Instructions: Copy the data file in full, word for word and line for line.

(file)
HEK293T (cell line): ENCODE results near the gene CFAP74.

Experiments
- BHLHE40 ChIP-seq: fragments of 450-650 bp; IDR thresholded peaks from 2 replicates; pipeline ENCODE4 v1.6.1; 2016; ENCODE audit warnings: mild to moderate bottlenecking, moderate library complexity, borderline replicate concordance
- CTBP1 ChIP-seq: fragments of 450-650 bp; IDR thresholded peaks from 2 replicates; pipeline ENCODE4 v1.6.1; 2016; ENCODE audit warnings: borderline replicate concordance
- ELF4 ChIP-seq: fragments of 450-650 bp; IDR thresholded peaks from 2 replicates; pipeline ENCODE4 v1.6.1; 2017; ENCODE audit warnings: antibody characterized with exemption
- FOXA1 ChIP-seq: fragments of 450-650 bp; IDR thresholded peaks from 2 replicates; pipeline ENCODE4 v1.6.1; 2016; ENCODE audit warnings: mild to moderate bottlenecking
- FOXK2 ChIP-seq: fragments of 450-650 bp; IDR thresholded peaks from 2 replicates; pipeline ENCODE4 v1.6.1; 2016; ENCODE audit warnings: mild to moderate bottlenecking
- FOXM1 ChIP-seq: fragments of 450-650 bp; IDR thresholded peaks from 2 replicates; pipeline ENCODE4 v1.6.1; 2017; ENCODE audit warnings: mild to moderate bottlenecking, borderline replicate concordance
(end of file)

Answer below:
HEK293T (cell line): ENCODE results near the gene CFAP74.

Experiments
- BHLHE40 ChIP-seq: fragments of 450-650 bp; IDR thresholded peaks from 2 replicates; pipeline ENCODE4 v1.6.1; 2016; ENCODE audit warnings: mild to moderate bottlenecking, moderate library complexity, borderline replicate concordance
- CTBP1 ChIP-seq: fragments of 450-650 bp; IDR thresholded peaks from 2 replicates; pipeline ENCODE4 v1.6.1; 2016; ENCODE audit warnings: borderline replicate concordance
- ELF4 ChIP-seq: fragments of 450-650 bp; IDR thresholded peaks from 2 replicates; pipeline ENCODE4 v1.6.1; 2017; ENCODE audit warnings: antibody characterized with exemption
- FOXA1 ChIP-seq: fragments of 450-650 bp; IDR thresholded peaks from 2 replicates; pipeline ENCODE4 v1.6.1; 2016; ENCODE audit warnings: mild to moderate bottlenecking
- FOXK2 ChIP-seq: fragments of 450-650 bp; IDR thresholded peaks from 2 replicates; pipeline ENCODE4 v1.6.1; 2016; ENCODE audit warnings: mild to moderate bottlenecking
- FOXM1 ChIP-seq: fragments of 450-650 bp; IDR thresholded peaks from 2 replicates; pipeline ENCODE4 v1.6.1; 2017; ENCODE audit warnings: mild to moderate bottlenecking, borderline replicate concordance